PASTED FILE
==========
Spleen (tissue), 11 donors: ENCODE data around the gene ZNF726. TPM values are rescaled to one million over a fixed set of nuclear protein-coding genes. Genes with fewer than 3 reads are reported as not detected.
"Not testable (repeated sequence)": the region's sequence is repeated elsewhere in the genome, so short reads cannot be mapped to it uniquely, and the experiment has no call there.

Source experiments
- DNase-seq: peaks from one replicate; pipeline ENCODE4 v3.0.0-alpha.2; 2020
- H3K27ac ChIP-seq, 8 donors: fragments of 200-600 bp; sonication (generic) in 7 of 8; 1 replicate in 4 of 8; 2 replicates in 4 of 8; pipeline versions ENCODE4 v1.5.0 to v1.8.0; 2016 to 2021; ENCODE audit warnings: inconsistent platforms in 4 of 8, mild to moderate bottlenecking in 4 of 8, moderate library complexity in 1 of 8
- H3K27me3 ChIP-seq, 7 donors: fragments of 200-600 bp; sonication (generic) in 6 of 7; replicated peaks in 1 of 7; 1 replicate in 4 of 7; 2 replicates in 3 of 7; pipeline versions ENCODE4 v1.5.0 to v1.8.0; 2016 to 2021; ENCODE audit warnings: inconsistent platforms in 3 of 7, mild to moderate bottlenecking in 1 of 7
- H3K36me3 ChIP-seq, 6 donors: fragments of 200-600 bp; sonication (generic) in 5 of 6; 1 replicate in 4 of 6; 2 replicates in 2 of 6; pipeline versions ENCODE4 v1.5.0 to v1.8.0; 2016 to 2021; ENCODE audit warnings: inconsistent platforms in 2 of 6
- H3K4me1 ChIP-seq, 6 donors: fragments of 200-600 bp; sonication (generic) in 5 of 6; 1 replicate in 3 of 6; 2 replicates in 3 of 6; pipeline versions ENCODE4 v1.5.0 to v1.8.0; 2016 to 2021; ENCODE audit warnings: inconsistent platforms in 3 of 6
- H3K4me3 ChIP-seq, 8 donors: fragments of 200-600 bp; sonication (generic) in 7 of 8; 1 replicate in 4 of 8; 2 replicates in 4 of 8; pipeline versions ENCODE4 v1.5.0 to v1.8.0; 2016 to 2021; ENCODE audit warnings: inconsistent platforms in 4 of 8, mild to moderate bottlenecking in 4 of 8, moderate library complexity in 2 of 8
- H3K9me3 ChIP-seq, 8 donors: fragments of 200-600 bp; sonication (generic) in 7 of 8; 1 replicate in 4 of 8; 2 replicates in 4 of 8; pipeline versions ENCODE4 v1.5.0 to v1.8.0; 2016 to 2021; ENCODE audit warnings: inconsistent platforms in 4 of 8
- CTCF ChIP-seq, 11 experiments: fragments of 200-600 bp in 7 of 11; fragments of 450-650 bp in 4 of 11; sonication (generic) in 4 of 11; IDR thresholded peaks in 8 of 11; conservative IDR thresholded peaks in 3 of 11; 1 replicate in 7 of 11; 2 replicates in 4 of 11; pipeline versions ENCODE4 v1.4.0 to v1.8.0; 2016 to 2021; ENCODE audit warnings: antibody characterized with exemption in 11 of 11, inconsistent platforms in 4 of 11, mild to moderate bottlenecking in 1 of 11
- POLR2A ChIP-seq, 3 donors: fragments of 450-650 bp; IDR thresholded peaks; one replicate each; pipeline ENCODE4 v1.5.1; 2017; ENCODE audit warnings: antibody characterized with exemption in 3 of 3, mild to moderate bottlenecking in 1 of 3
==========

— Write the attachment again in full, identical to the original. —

Spleen (tissue), 11 donors: ENCODE data around the gene ZNF726. TPM values are rescaled to one million over a fixed set of nuclear protein-coding genes. Genes with fewer than 3 reads are reported as not detected.
"Not testable (repeated sequence)": the region's sequence is repeated elsewhere in the genome, so short reads cannot be mapped to it uniquely, and the experiment has no call there.

Source experiments
- DNase-seq: peaks from one replicate; pipeline ENCODE4 v3.0.0-alpha.2; 2020
- H3K27ac ChIP-seq, 8 donors: fragments of 200-600 bp; sonication (generic) in 7 of 8; 1 replicate in 4 of 8; 2 replicates in 4 of 8; pipeline versions ENCODE4 v1.5.0 to v1.8.0; 2016 to 2021; ENCODE audit warnings: inconsistent platforms in 4 of 8, mild to moderate bottlenecking in 4 of 8, moderate library complexity in 1 of 8
- H3K27me3 ChIP-seq, 7 donors: fragments of 200-600 bp; sonication (generic) in 6 of 7; replicated peaks in 1 of 7; 1 replicate in 4 of 7; 2 replicates in 3 of 7; pipeline versions ENCODE4 v1.5.0 to v1.8.0; 2016 to 2021; ENCODE audit warnings: inconsistent platforms in 3 of 7, mild to moderate bottlenecking in 1 of 7
- H3K36me3 ChIP-seq, 6 donors: fragments of 200-600 bp; sonication (generic) in 5 of 6; 1 replicate in 4 of 6; 2 replicates in 2 of 6; pipeline versions ENCODE4 v1.5.0 to v1.8.0; 2016 to 2021; ENCODE audit warnings: inconsistent platforms in 2 of 6
- H3K4me1 ChIP-seq, 6 donors: fragments of 200-600 bp; sonication (generic) in 5 of 6; 1 replicate in 3 of 6; 2 replicates in 3 of 6; pipeline versions ENCODE4 v1.5.0 to v1.8.0; 2016 to 2021; ENCODE audit warnings: inconsistent platforms in 3 of 6
- H3K4me3 ChIP-seq, 8 donors: fragments of 200-600 bp; sonication (generic) in 7 of 8; 1 replicate in 4 of 8; 2 replicates in 4 of 8; pipeline versions ENCODE4 v1.5.0 to v1.8.0; 2016 to 2021; ENCODE audit warnings: inconsistent platforms in 4 of 8, mild to moderate bottlenecking in 4 of 8, moderate library complexity in 2 of 8
- H3K9me3 ChIP-seq, 8 donors: fragments of 200-600 bp; sonication (generic) in 7 of 8; 1 replicate in 4 of 8; 2 replicates in 4 of 8; pipeline versions ENCODE4 v1.5.0 to v1.8.0; 2016 to 2021; ENCODE audit warnings: inconsistent platforms in 4 of 8
- CTCF ChIP-seq, 11 experiments: fragments of 200-600 bp in 7 of 11; fragments of 450-650 bp in 4 of 11; sonication (generic) in 4 of 11; IDR thresholded peaks in 8 of 11; conservative IDR thresholded peaks in 3 of 11; 1 replicate in 7 of 11; 2 replicates in 4 of 11; pipeline versions ENCODE4 v1.4.0 to v1.8.0; 2016 to 2021; ENCODE audit warnings: antibody characterized with exemption in 11 of 11, inconsistent platforms in 4 of 11, mild to moderate bottlenecking in 1 of 11
- POLR2A ChIP-seq, 3 donors: fragments of 450-650 bp; IDR thresholded peaks; one replicate each; pipeline ENCODE4 v1.5.1; 2017; ENCODE audit warnings: antibody characterized with exemption in 3 of 3, mild to moderate bottlenecking in 1 of 3